The important thing, our guide Norman tells us at the start of our rhino trek, is not to make any sudden or fast movements. These big beasts might weigh a couple of tons but they can go from nought to 35 miles an hour in seconds. “Be slow and be respectful, these are the rules of engagement,” he says. “Basically we are knocking on their door. If you show good manners that’s when you get results.”
And can we please turn our phones to airplane mode. Poachers greedy for rhino horn – at $100,000 a kilo worth twice as much as gold – are always on the alert for GPS giveaways.
Matobo National Park
We are in the Matobo National Park in South West Zimbabwe where science and technology are combining with traditional knowledge not only to protect the rhino but to enable visitors to get close to them on foot.
We manage in the early morning light to find and walk to within 20 metres of a “bachelor’” herd of three young males and a younger female who eye us cautiously but not with any apparent hostility.
Then, perhaps inevitably, someone stumbles or steps on a twig and the herd takes off, but fortunately not in our direction. We have the obligatory armed ranger alongside us but no-one wants to put his skills to the test.
Back at the vehicle Norman tells us more about the preservation projects including a de-horning programme, a shoot-to-kill policy to tackle poaching and the involvement of the local community. Guest donations, for example, are given to the village every month but not if any animals have “disappeared” in the meantime.
There are nearly 700 species of birds, as well as 200 species of mammals and over 6,000 species of flora. We see dozens of wonderful birds on our game drives including eagles, vultures, cranes, storks, weavers and guinea fowl as well as the delightful secretary bird, so named because it appears to be walking on high heels and have a feather pen tucked behind its ear.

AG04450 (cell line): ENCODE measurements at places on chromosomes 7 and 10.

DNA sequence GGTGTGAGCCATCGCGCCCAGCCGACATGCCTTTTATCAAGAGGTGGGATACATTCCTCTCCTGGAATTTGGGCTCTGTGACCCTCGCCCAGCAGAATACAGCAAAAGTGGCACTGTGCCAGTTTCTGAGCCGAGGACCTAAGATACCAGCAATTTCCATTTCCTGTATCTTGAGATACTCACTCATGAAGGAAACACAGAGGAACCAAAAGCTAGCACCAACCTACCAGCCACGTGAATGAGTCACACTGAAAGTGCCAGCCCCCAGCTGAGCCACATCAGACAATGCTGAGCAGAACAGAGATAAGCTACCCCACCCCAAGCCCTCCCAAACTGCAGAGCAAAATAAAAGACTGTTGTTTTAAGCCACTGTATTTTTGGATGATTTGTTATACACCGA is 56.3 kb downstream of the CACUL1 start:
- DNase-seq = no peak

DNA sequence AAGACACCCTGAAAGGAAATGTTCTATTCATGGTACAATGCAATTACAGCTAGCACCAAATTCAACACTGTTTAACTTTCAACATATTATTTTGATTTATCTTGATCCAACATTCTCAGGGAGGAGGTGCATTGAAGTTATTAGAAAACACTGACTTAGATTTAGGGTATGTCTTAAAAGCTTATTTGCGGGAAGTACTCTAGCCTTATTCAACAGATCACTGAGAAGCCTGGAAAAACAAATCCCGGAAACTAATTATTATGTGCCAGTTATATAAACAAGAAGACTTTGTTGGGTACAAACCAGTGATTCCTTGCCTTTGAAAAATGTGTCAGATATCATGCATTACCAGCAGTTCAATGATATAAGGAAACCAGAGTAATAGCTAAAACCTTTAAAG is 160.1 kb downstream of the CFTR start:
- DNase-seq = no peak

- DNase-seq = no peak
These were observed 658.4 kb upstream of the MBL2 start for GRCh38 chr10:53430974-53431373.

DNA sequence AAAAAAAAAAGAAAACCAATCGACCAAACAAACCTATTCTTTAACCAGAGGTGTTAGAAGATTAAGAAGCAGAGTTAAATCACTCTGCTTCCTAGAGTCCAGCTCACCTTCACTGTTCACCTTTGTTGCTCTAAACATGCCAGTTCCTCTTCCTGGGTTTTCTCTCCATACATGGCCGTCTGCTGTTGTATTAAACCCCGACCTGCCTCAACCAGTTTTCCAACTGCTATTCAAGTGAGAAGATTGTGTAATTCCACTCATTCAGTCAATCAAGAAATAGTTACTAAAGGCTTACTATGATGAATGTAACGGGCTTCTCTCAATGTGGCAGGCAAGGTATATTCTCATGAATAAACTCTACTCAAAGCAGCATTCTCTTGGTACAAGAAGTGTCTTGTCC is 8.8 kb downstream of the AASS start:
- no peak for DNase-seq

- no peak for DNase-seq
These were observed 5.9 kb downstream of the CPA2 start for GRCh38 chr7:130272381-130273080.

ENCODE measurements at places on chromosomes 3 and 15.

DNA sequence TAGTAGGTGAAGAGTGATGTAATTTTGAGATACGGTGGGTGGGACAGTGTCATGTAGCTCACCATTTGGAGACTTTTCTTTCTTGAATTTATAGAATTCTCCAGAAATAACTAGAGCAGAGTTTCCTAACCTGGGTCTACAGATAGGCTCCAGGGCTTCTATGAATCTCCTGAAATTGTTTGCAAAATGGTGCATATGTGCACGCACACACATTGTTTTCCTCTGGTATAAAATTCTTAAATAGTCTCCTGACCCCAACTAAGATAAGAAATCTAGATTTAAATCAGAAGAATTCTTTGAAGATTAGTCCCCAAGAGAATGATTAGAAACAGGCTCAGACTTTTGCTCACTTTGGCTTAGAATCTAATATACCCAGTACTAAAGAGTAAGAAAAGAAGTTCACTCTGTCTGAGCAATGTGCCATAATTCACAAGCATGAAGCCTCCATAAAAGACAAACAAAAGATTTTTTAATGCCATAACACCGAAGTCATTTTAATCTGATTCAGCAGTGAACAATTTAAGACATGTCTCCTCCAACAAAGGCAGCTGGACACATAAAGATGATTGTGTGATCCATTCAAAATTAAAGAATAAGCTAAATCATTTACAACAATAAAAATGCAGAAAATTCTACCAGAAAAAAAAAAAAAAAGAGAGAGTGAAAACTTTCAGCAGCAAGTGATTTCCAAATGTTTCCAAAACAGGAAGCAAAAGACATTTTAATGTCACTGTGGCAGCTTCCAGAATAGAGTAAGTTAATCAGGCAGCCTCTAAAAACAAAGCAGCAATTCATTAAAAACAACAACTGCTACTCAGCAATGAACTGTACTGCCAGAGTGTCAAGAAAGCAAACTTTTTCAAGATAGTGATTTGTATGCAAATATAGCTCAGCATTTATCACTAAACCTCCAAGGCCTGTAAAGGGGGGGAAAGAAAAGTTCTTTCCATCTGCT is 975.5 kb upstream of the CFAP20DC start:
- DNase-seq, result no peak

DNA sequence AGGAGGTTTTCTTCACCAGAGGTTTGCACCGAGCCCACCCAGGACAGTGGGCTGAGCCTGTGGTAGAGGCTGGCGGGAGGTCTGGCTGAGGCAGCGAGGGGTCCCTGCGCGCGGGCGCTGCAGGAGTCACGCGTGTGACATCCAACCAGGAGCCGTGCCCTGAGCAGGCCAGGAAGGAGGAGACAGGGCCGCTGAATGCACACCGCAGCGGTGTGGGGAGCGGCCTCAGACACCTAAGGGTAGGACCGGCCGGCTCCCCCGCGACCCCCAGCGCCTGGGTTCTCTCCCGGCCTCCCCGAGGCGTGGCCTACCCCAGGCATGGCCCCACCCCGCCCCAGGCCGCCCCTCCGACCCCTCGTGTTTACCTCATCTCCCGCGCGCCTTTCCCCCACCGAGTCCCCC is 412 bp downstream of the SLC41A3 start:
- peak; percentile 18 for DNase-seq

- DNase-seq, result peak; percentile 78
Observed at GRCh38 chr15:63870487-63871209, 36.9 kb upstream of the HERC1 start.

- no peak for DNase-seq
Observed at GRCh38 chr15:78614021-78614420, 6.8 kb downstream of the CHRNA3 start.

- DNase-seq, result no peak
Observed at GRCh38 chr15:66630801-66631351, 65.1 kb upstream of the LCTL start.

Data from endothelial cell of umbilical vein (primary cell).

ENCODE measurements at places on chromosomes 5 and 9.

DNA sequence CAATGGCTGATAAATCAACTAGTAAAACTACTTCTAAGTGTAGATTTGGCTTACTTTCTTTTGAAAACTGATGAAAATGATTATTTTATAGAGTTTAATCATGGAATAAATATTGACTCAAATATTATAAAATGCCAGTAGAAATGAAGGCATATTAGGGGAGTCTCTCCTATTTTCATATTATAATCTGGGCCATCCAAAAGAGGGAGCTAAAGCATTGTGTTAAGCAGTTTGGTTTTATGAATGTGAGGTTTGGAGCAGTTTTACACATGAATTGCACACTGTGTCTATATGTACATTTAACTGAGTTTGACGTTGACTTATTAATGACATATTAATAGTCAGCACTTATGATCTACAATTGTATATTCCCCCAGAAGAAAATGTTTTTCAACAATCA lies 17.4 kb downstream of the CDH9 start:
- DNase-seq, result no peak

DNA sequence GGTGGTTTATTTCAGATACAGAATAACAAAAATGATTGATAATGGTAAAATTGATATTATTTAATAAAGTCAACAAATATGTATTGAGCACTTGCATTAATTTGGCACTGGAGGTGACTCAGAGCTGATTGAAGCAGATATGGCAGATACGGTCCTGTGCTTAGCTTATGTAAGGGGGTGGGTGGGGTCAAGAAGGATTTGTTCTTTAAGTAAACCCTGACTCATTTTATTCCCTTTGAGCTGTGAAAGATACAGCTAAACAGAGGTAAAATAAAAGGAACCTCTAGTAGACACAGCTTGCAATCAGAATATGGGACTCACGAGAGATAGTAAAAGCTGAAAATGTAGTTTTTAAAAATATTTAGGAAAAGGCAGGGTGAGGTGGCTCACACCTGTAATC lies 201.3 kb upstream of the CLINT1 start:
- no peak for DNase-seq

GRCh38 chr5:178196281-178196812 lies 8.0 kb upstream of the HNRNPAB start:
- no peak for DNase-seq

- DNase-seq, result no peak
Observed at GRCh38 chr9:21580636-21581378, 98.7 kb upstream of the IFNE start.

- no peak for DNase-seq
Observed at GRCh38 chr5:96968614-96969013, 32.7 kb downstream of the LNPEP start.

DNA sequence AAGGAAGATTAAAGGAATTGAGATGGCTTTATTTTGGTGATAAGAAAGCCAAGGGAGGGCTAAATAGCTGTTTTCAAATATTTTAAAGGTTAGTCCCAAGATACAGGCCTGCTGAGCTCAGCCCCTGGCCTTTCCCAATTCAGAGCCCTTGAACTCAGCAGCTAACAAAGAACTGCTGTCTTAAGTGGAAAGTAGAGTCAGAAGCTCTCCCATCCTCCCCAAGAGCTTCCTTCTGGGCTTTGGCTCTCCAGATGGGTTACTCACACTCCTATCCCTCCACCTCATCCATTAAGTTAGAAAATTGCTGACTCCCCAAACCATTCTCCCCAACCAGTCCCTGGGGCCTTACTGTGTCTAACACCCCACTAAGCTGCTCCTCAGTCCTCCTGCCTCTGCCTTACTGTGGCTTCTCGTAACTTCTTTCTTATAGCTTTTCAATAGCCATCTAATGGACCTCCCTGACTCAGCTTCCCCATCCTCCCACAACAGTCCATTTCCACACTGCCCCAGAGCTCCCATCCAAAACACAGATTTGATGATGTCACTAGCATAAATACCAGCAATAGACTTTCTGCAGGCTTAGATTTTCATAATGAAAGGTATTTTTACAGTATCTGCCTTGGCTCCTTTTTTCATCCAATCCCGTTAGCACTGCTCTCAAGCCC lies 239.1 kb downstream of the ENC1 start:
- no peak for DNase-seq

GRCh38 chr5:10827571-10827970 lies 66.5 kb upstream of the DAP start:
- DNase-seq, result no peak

The stone city of Great Zimbabwe
Zimbabwe has much to offer, both natural and man-made. An example of the latter is Great Zimbabwe near Masvingo in the South East, the ruins of an extraordinary stone city created by the Bantu civilisation between the 11th and 15th centuries, once home to kings, their 200 wives and up to 20,000 of their subjects.
The word Zimbabwe is a combination of Zi (big), mba (house) and bwe (stone); the designation “great” is to distinguish it from the 250 other “big houses of stone” scattered around the country. So significant is the place to the people’s sense of their history that the word was an almost automatic choice for the country’s name after independence in 1980.
They say its scale – the site covers 200 acres – and its architectural achievements – the valley enclosure has 11 metre high walls of 15,000 tons of stone all built without mortar – should rank it only a little lower than other giant stone structures like the Pyramids and Angkor Wat. The difference is that although this too is a UNESCO World Heritage Site it is relatively unknown outside the country.